These days, it’s becoming much easier to program logic to animate on screen characters. However, that’s only a small part of the challenge of building a game that involves and immerses the player. Actually bringing NPCs to life is something that all AI developers struggle with — and frankly, few succeed…
Earlier in the week (as part of our newly re-opened membership site) I had the pleasure of interviewing Introversion’s Chris Delay about the design and implementation of the AI in Darwinia and Multiwinia. Introversion is an independent game development company that was also behind Defcon — recently in the news about its API.
Darwinia, released in 2005, is a game that received acclaim for its blend of innovative design, gameplay, and stylized characters & world. Players and reviewers genuinely felt that the Darwinians were a living part of their environment. In the following video, you’ll hear Chris describe how they managed to imbue life into the Darwinians by designing them with a wide range of survival behaviors. (The video is 5:12 minutes long, and is approximately 4Mb if your browser supports a recent version of Flash — smaller otherwise.)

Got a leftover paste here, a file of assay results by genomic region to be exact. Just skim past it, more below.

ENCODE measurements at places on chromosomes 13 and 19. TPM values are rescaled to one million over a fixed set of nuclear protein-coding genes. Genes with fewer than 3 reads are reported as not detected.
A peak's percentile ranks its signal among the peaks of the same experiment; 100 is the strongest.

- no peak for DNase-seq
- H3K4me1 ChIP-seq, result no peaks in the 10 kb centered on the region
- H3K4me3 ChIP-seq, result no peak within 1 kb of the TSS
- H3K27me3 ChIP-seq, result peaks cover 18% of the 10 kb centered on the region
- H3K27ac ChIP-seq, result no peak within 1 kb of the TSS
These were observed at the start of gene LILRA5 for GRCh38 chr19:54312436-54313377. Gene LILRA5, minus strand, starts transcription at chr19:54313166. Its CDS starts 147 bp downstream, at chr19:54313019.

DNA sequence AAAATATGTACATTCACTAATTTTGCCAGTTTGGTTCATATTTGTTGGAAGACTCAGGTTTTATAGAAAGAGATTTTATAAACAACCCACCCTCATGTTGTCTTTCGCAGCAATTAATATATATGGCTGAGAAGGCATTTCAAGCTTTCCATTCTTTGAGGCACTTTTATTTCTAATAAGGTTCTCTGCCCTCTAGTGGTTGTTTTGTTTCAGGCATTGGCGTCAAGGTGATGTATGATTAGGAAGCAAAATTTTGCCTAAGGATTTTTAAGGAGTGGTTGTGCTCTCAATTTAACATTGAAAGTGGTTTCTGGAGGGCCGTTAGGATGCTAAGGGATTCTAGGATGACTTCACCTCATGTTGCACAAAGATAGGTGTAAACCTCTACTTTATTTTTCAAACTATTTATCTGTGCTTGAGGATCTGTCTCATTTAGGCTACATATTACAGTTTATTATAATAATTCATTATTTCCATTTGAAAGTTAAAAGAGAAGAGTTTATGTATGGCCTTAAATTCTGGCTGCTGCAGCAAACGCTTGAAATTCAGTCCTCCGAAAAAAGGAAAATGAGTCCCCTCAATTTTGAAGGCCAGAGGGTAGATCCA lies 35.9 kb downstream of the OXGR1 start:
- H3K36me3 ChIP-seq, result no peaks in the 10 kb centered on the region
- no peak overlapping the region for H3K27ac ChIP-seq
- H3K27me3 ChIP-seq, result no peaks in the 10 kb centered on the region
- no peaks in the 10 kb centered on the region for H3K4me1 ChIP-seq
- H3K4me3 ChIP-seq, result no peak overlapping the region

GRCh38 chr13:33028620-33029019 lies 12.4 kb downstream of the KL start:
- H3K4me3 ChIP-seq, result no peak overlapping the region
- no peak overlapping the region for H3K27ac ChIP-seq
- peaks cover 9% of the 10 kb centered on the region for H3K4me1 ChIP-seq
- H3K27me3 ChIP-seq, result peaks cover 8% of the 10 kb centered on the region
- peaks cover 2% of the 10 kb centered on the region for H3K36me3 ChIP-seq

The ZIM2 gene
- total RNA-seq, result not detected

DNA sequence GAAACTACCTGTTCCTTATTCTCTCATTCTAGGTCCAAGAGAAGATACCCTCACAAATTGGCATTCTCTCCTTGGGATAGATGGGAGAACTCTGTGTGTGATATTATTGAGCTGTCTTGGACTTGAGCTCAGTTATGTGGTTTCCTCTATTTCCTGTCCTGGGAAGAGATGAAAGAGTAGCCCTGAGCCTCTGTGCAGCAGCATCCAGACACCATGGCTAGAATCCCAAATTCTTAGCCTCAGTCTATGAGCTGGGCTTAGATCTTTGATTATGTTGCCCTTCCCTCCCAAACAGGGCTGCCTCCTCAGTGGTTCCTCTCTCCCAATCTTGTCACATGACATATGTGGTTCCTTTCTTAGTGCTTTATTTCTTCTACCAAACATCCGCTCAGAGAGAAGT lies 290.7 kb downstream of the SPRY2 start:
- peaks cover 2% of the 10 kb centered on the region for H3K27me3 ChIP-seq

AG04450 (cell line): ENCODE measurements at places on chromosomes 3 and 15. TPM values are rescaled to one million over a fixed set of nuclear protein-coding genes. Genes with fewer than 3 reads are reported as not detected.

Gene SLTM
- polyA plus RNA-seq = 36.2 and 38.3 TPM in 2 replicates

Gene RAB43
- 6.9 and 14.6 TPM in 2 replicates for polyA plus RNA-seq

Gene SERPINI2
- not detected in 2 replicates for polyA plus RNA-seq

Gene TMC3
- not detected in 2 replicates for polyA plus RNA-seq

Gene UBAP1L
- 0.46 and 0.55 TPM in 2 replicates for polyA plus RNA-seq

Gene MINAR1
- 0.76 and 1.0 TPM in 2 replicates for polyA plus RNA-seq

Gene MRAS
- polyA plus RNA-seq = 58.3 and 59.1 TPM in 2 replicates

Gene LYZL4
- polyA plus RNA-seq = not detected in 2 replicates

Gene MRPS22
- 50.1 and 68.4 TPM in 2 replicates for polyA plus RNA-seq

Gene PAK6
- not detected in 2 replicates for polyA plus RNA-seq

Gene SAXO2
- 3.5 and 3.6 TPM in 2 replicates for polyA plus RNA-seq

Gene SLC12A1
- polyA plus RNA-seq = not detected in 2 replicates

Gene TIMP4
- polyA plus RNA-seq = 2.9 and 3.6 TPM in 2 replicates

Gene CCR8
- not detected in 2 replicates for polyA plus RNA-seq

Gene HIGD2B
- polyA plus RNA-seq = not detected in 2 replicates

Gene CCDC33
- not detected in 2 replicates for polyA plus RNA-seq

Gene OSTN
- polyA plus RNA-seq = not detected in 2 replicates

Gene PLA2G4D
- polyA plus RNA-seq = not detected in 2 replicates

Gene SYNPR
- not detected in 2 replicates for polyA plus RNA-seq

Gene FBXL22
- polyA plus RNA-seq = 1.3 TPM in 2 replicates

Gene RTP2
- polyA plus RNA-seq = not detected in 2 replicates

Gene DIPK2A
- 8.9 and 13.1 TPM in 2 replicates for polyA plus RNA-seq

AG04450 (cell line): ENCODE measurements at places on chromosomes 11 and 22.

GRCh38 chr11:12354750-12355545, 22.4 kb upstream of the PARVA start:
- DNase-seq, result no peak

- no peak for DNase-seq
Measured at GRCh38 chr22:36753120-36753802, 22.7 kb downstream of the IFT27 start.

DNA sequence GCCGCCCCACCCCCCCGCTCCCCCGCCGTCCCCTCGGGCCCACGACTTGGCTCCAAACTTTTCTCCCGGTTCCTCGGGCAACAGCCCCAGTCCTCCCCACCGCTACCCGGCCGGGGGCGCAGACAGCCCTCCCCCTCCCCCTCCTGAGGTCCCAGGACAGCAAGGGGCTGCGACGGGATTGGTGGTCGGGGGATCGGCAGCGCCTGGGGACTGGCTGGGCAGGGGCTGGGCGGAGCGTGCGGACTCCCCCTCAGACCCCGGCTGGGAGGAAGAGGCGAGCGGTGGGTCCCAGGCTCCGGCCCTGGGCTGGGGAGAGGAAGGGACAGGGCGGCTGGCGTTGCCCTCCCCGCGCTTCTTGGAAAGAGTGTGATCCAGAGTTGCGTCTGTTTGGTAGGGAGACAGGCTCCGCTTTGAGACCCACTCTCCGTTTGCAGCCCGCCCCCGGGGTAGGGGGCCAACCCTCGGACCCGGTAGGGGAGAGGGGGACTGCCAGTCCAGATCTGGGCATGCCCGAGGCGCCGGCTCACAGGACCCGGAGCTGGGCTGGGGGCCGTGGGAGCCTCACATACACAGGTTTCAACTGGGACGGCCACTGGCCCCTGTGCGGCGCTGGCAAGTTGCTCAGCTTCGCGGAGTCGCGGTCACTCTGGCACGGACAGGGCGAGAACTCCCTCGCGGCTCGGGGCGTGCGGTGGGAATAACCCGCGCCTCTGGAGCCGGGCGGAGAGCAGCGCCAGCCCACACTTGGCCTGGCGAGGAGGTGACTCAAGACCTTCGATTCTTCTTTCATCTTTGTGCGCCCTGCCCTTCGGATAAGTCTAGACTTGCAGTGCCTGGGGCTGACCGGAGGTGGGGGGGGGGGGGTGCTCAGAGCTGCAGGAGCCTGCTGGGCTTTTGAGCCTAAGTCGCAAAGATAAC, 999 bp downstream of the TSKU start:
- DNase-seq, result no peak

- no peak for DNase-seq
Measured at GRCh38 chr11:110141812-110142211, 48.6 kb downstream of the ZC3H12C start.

The creative force behind Introversion, Chris Delay is the lead designer and developer of all Introversion’s games. He also writes regularly about design and technical issues on the Introversion blog, in particular about upcoming games such as Subversion.
Audio / Video Recording
Like to know how these survival behaviors were implemented in practice? Wondering how the Darwinians know how to prioritize their threats when there are many enemies, lasers and grenades around? Curious how Chris got around the performance problems of having thousands of Darwinians at the same time in Multiwinia? Sign-up now to the premium Members’ Area; the full length high-quality interview will be posted this weekend.
If you have any comments about this highlight, be sure to post them below or in the corresponding forum thread.